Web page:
While diet cola carbonates have seen sharp sales declines in key markets like the US, diet colas are continuing to grow in much of Western Europe. Negative publicity surrounding the safety of artificial sweeteners contributed to an 18% decline in total volume sales of low-calorie cola carbonates in the US over 2009-2014. Regular cola carbonates outperformed the low-calorie variant with a smaller 14% decline during the same period. In contrast, total volume sales of low-calorie cola carbonates are outpacing those of regular cola carbonates in Western Europe. Low-calorie cola carbonates grew by 11% in 2009-2014, while regular cola carbonates declined by 3% in Western Europe. There are a few reasons why diet colas are doing well in Western Europe: historically lower carbonates consumption patterns, comfort with alternative sweeteners, product innovation and product marketing.
Western Europeans have historically consumed less low-calorie carbonates
While US consumers are turning away from low-calorie cola carbonates after decades of high consumption volumes, Western Europeans are consuming more of them. Americans have historically consumed large quantities of diet carbonates on a daily basis. Very low prices for carbonates in the US, in the form of 2-litre bottles of Diet Coke for US$1.99 in supermarkets (frequently discounted to US$0.99 and under) and 885ml cups of Diet Coke for under US$2.00 at fast food restaurants, encouraged US consumers to drink them regularly inside and outside the home. Per capita consumption of low-calorie cola carbonates in the US was 28.9 litres in 2014, down from 36.8 litres in 2009. In contrast, higher prices for carbonates in Western Europe, where Coca-Cola Zero’s price is more than double that in the US, have led them to view carbonates as less of an everyday option than Americans do. 2014 per capita consumption of low-calorie carbonates in Western Europe was 12.8 litres in 2014, up from 11.9 litres in 2009.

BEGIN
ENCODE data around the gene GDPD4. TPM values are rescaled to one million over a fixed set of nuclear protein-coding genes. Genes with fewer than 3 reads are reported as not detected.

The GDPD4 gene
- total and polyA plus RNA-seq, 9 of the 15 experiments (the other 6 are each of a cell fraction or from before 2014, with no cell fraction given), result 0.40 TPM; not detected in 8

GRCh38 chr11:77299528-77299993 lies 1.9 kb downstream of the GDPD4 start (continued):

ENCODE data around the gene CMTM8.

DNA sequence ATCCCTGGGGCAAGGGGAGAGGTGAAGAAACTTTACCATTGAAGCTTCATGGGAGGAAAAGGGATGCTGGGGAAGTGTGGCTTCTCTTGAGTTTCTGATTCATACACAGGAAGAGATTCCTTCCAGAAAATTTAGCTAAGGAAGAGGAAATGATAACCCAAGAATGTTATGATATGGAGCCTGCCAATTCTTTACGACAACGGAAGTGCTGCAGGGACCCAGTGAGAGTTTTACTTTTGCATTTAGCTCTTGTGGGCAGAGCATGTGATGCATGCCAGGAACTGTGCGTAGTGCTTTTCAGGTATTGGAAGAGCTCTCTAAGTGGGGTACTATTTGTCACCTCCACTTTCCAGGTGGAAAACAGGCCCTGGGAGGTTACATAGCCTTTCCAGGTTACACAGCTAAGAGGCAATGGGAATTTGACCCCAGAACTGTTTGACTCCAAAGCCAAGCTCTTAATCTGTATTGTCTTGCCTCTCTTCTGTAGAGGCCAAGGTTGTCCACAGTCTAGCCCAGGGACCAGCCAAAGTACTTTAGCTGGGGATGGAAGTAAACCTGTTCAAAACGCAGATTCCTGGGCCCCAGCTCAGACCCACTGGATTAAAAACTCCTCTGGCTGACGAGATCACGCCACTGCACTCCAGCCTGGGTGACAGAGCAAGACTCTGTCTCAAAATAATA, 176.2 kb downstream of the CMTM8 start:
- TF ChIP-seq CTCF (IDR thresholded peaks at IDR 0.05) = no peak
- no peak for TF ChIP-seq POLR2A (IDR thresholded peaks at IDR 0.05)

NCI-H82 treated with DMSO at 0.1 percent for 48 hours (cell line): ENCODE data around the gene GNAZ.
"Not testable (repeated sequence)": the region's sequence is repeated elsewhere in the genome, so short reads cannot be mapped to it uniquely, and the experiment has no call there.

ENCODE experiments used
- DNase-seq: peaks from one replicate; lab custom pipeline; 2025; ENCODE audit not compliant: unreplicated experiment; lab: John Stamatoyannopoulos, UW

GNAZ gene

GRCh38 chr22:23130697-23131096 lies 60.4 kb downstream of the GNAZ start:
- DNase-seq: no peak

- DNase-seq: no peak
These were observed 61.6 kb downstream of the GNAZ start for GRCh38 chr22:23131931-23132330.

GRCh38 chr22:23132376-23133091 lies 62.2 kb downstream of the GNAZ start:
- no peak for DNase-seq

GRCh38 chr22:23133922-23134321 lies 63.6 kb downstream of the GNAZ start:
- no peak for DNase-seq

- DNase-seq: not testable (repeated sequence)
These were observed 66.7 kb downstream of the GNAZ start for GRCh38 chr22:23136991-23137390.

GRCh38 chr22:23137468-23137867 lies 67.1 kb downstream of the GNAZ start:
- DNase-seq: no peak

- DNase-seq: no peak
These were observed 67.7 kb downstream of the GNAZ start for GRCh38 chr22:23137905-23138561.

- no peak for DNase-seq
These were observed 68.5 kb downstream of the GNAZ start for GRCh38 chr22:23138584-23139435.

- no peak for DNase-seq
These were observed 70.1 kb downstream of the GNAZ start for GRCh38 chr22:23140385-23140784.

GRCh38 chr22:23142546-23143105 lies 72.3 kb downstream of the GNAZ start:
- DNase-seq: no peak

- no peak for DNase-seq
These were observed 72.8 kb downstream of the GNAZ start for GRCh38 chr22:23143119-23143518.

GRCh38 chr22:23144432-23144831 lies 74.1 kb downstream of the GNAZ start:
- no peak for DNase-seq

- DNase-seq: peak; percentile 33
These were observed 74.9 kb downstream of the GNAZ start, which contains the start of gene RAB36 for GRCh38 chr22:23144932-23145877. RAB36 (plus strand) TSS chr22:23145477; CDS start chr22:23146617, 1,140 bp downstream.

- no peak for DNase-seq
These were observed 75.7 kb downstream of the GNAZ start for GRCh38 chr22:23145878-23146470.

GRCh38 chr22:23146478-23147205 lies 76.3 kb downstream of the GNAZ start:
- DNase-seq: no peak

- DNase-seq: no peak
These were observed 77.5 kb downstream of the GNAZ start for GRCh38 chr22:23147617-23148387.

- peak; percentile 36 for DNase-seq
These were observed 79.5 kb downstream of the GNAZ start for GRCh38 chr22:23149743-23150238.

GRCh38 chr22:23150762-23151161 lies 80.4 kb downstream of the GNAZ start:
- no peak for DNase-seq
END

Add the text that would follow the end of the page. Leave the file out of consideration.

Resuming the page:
Consumption of low-calorie cola carbonates has declined significantly among Americans due to health concerns about the safety and efficacy of artificial sweeteners, a desire for more flavour variety and an overall move away from diet foods and beverages. Though many US consumers want to lose weight, they are turning away from overtly diet products like Diet Coke, Kellogg’s Special K breakfast cereal and SlimFast slimming meal replacement bars. Instead, Americans now prefer to consume products they view as more natural and less processed, such as bottled water, Greek yoghurt and gluten-free ready meals. There is less of a low-calorie cola carbonates backlash in Western Europe because diet carbonates were simply never as widely consumed. With lower consumption of diet foods and drinks to begin with, Western Europeans do not have a reason to turn away from these products.
Western Europeans are more comfortable with alternative sweeteners
Continued volume growth in low-calorie cola carbonates signals Western Europeans’ comfort with alternative sweeteners. Norway saw its total volume sales of low-calorie cola carbonates grow by 10% from 2009-2014, while sales of regular colas declined by 8%. Similarly, total volume sales of low-calorie cola carbonates grew by 19% in Germany in the same time period, while that of regular cola carbonates declined by 2%. Public health campaigns about the obesity crisis have been successful in many parts of Western Europe in driving consumers to cut back on regular carbonates use. While cutting back on full-calorie carbonates, many western Europeans have turned to low-calorie cola carbonates as well as drinking more tap and still bottled water. The continued growth of zero-calorie diet colas in Europe (in contrast to sinking sales in the US) suggests that the European consumer may so far take a different, less negative view of alternative sweeteners. European consumer perception in the area of sweeteners was bolstered by the European Food Safety Authority (EFSA)’s release of a report on aspartame in December 2013, concluding that present, moderate levels of consumption are safe.